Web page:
Nairobi, Kenya 19**
FERDINANDO Amilcar e Sousa Braganca arrived in Nairobi on the overnight express train from Mombasa, Kenya’s premier port city. So, this is British colonial Kenya, he thought to himself, as he waited outside the Nairobi Railway Station.
Nairobi, the Kenyan capital, sat regally at an empirical 7,000 feet above sea level and enjoyed a temperate climate throughout the years, peppered with the rainy season and the occasional drought. Nairobi had the potential of the being a truly floral paradise given its cool climate, a loving golden sun and a comforting spray of rain but in 1947 it was early days in the flora aspect of the capital. After all WWII had virtually only just ended. European settlers and the local councils had made some efforts but Nairobi’s only real floral decorations (he would discover) were giant decorative date palms strewn through the capital. And, of course, Nairobi turned a seasonal blue/purple each time the jacaranda bloomed and popped underfoot along the few concrete pathways.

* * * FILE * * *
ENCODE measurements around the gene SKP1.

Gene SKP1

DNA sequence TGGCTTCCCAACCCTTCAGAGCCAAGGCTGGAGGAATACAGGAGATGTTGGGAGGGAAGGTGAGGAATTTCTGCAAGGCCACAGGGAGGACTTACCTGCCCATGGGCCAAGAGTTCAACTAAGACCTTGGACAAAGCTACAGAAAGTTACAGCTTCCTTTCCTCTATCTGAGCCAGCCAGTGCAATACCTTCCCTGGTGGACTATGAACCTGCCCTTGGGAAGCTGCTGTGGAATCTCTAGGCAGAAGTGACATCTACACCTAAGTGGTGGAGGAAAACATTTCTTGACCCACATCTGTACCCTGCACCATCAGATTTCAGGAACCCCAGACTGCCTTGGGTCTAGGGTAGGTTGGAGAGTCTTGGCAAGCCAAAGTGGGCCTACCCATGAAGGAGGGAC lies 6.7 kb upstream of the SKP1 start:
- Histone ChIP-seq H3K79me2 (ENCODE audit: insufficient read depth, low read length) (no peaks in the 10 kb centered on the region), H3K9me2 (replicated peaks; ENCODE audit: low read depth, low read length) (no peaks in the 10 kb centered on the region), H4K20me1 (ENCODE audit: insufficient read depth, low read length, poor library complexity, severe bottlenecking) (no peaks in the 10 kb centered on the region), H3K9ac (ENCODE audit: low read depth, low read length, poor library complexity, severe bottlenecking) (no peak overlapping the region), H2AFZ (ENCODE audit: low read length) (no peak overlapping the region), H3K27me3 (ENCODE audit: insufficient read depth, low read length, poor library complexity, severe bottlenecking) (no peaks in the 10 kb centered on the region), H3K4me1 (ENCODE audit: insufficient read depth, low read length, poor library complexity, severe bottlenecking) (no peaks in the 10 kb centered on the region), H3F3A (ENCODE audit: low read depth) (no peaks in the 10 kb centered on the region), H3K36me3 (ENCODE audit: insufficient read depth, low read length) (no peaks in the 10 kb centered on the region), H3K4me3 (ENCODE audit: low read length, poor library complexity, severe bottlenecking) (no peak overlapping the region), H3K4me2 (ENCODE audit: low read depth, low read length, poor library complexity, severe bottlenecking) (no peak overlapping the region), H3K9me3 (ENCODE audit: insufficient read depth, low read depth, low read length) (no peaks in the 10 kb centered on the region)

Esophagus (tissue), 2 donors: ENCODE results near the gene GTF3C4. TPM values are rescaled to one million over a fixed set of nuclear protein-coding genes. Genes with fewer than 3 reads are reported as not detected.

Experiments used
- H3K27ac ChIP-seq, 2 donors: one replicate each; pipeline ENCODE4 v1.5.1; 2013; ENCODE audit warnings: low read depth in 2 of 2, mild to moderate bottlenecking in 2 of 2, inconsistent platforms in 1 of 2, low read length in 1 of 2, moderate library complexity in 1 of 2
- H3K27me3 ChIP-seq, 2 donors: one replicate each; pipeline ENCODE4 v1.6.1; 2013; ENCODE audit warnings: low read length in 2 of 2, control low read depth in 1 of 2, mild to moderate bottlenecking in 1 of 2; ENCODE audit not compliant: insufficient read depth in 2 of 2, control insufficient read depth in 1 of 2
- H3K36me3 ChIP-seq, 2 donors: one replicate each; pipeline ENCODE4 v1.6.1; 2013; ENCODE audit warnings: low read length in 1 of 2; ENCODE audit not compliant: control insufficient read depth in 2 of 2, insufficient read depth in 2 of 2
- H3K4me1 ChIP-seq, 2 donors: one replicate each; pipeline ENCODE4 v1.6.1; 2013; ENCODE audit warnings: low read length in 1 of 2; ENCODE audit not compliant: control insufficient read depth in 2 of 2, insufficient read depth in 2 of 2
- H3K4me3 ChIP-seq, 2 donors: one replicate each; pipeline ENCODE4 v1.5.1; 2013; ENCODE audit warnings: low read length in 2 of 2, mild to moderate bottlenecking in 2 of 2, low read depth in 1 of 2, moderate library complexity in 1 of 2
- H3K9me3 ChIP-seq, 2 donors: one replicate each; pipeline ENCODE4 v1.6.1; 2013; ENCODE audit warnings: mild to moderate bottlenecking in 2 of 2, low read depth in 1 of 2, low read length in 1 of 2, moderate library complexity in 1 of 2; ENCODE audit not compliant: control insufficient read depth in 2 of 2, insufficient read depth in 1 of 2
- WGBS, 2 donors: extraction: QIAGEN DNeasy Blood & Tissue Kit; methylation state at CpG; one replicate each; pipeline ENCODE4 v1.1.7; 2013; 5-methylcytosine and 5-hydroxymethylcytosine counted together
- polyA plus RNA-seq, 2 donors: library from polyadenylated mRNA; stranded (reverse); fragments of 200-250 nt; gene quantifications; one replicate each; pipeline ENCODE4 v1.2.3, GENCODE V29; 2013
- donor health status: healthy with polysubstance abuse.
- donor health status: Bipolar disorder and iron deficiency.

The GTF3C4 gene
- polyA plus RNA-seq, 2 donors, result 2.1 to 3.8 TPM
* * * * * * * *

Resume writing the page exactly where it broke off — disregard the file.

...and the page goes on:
Ferdinando (Ferdi to his friends) was inwardly very pleased with what he saw. He felt good and pleased with himself that he had chosen to come to this part of darkest and wildest Africa. There were wide-open spaces, tarmacked roads, a few tall buildings, the last remaining vestiges of the city’s early buildings, tin and wood shacks really, a few cars (nothing to cause a traffic jam, although there was always an askaris (traffic policeman) directing what traffic there was. It seemed there were more parking spaces than cars. At the station he marvelled at the buses, especially the “London Red” double-deckers. Gosh, they are so clean, he said to himself. Each bus, he noticed, had a bus driver and a bus conductor who made sure everyone had a ticket. There were horse carts, donkey carts, “man carts” (like those in India where generations lived by the yoke of pulling a family cart or were employed as cart pullers). He also watched a few white settlers riding their horses around the station area.